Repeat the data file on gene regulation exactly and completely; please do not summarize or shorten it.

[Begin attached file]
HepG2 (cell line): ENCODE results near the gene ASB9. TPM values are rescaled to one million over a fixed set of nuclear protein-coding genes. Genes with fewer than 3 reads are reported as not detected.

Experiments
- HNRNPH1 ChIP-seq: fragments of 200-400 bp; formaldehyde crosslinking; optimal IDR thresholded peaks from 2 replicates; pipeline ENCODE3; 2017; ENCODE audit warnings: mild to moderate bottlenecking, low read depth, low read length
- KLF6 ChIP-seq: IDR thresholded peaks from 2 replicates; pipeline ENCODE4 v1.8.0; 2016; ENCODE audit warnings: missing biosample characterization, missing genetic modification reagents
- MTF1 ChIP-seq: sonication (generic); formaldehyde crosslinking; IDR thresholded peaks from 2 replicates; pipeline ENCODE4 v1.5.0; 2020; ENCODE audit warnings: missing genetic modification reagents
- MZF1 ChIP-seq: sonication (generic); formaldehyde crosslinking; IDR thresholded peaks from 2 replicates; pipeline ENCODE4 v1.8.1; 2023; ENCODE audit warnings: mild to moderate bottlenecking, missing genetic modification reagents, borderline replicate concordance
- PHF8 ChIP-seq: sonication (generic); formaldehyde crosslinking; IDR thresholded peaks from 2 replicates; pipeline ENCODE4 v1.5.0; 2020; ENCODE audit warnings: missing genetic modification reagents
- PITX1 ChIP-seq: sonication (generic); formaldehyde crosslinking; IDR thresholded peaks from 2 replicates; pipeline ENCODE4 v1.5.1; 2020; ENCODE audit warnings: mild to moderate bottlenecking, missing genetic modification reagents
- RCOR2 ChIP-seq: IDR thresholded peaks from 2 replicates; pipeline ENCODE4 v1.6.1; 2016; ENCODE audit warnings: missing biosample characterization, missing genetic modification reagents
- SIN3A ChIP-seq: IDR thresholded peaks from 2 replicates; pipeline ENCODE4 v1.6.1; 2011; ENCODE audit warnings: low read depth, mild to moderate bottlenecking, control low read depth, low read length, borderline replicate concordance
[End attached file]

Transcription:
HepG2 (cell line): ENCODE results near the gene ASB9. TPM values are rescaled to one million over a fixed set of nuclear protein-coding genes. Genes with fewer than 3 reads are reported as not detected.

Experiments
- HNRNPH1 ChIP-seq: fragments of 200-400 bp; formaldehyde crosslinking; optimal IDR thresholded peaks from 2 replicates; pipeline ENCODE3; 2017; ENCODE audit warnings: mild to moderate bottlenecking, low read depth, low read length
- KLF6 ChIP-seq: IDR thresholded peaks from 2 replicates; pipeline ENCODE4 v1.8.0; 2016; ENCODE audit warnings: missing biosample characterization, missing genetic modification reagents
- MTF1 ChIP-seq: sonication (generic); formaldehyde crosslinking; IDR thresholded peaks from 2 replicates; pipeline ENCODE4 v1.5.0; 2020; ENCODE audit warnings: missing genetic modification reagents
- MZF1 ChIP-seq: sonication (generic); formaldehyde crosslinking; IDR thresholded peaks from 2 replicates; pipeline ENCODE4 v1.8.1; 2023; ENCODE audit warnings: mild to moderate bottlenecking, missing genetic modification reagents, borderline replicate concordance
- PHF8 ChIP-seq: sonication (generic); formaldehyde crosslinking; IDR thresholded peaks from 2 replicates; pipeline ENCODE4 v1.5.0; 2020; ENCODE audit warnings: missing genetic modification reagents
- PITX1 ChIP-seq: sonication (generic); formaldehyde crosslinking; IDR thresholded peaks from 2 replicates; pipeline ENCODE4 v1.5.1; 2020; ENCODE audit warnings: mild to moderate bottlenecking, missing genetic modification reagents
- RCOR2 ChIP-seq: IDR thresholded peaks from 2 replicates; pipeline ENCODE4 v1.6.1; 2016; ENCODE audit warnings: missing biosample characterization, missing genetic modification reagents
- SIN3A ChIP-seq: IDR thresholded peaks from 2 replicates; pipeline ENCODE4 v1.6.1; 2011; ENCODE audit warnings: low read depth, mild to moderate bottlenecking, control low read depth, low read length, borderline replicate concordance